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Concerning the foundation of Gades, the Gaditanians report that a certain oracle commanded the Tyrians to found a colony by the Pillars of Hercules. Those who were sent out for the purpose of exploring, when they had arrived at the strait by Calpe, imagined that the capes which form the strait were the boundaries of the habitable earth, as well as of the expedition of Hercules, and consequently they were what the oracle termed the Pillars. They landed on the inside of the straits, at a place where the city of the Exitani now stands. Here they offered sacrifices, which however not being favourable, they returned. After a time others were sent, who advanced about 15001 stadia beyond the strait, to an island consecrated to Hercules, and lying opposite to Onoba, a city of Iberia: considering that here were the Pillars, they sacrificed to the god, but the sacrifices being again unfavourable, they returned home. In the third voyage they reached Gades, and founded the temple in the eastern part of the island, and the city in the west. On this account some consider that the capes in the strait are the Pillars, others suppose Gades, while others again believe that they lie still farther, beyond Gades. There are also some who think that the Pillars are Calpe,2 and the mountain of Libya which is opposite, named Abilyx,3 and situated, according to Eratosthenes, amongst the Metagonians, a wandering race. Others fancy that they are two small islands near to the former, one of which is named the Island of Juno. Artemidorus speaks both of the Island of Juno and the temple there, but makes no mention either of mount Abilyx, or the nation of the Metagonians.4 Some have transported hither the Planctæ and the Symplgades, supposing them to be the Pillars, which Pindar calls the Gates of Gades, when he says that they were the farthest limits at which Hercules arrived.5 Dicæarchus, Eratosthenes, and Polybius, with most of the Grecians, represent the Pillars as being close to the strait, while the Iberians and Libyans place them at Gades, alleging that there is nothing at all resembling pillars close by the strait. Others pretend that they are the pillars of brass eight cubits high in the temple of Hercules at Gades, on which is inscribed the cost of erecting that edifice; and that the sailors coming there on the completion of their voyage and sacrificing to Hercules, rendered the place so famous that it came to be regarded as the termination of the land and sea. Posidonius thinks this view the most probable of all, and looks upon the oracle and the several expeditions as a Phoenician invention.6 As for the expeditions, what matters it whether any one should vehemently deny or credit the account, as neither the one nor the other would be inconsistent with reason: but the assertion that neither the little islands, nor yet the mountains, bear much resemblance to pillars, and that we should seek for pillars, strictly so called, [set up] either as the termination of the habitable earth, or of the expedition of Hercules, has at all events some reason in it; it being an ancient usage to set up such boundary marks. As for instance the small column which the inhabitants of Rhegium7 erected by the Strait of Sicily, which is indeed a little tower; and the tower called after Pelorus, which is situated opposite to this small column; also the structures called altars8 of the Philæni, about midway in the land between the Syrtes; likewise it is recorded, that a certain pillar was formerly erected on the Isthmus of Corinth, which the Ionians who took possession of Attica and Megaris when they were driven out of the Peloponnesus, and those who settled in the Peloponnesus, set up in common, and inscribed on the side next Megaris, “ This is no longer Peloponnesus, but Ionia,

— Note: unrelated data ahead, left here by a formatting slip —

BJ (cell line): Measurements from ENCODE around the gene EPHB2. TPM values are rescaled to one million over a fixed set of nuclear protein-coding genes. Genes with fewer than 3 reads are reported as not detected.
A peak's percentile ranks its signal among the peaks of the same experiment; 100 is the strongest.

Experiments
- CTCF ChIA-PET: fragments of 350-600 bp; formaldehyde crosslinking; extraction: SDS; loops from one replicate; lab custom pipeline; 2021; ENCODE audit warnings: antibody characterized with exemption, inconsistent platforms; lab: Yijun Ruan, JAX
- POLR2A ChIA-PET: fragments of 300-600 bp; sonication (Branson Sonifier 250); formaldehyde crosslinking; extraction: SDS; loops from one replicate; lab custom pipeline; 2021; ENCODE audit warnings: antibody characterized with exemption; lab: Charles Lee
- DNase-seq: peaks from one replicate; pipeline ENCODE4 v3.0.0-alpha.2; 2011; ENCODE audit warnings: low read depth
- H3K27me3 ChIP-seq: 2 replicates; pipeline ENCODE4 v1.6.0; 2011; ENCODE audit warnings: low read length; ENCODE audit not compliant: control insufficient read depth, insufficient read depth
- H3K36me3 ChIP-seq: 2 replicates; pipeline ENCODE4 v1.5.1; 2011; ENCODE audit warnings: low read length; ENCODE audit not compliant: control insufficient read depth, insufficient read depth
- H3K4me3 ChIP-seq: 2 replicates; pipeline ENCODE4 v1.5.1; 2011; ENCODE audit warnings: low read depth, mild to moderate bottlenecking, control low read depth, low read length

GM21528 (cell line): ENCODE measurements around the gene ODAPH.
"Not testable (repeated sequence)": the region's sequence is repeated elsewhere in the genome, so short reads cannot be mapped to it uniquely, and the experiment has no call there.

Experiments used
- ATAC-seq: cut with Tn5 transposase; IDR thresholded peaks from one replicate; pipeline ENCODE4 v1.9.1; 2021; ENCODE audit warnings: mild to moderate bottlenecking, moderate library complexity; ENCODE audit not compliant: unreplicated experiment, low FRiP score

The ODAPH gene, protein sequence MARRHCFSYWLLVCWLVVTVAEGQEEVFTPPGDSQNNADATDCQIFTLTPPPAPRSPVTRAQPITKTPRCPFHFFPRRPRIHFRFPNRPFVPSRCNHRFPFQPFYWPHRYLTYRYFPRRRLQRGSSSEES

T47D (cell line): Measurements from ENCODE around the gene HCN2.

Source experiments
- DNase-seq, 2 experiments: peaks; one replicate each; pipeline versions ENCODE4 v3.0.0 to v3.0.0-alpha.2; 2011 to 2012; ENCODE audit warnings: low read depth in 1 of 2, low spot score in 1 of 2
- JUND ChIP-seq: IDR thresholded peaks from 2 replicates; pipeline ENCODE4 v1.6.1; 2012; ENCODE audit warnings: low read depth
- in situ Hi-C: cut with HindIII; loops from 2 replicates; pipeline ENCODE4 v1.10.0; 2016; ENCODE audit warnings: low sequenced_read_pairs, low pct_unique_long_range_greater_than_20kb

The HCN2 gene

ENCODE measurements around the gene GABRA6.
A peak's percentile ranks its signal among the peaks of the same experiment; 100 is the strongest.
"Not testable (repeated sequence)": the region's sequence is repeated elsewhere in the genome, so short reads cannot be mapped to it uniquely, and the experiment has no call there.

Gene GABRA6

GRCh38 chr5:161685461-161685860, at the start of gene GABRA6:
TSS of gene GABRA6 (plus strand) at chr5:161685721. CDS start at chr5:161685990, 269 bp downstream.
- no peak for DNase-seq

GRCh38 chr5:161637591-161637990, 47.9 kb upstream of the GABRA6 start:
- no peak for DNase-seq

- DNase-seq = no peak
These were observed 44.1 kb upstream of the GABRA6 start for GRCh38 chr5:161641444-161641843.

” and on the opposite, “ This is Peloponnesus, not Ionia.

” Alexander too erected altars as boundaries of his Indian campaign in those parts of the Indies he arrived at, which were situated farthest towards the east, in imitation of Hercules and Bacchus.9 That this custom existed, then, cannot be doubted.

1 Gosselin shows that we ought to read 500 stadia in this place.

2 The rock of Gibraltar.

3 The Ape-mountain near Ceuta.

4 The text is corrupt, but it is needless to go through all the emendations proposed.

5 This passage of Pindar has not come down to us.

6 ψ́ε̂σμα φοινικικόν, a proverbial mode of speaking, having its origin in the bad faith of the Phœnicians [fides Punica]

7 Regio.

8 Strabo, in his 17th book, gives a different locality to these altars.

9 These were twelve altars, of fifty cubits each, erected to the twelve gods. Vide Diodorus Siculus, 1. xvii. c. 95.

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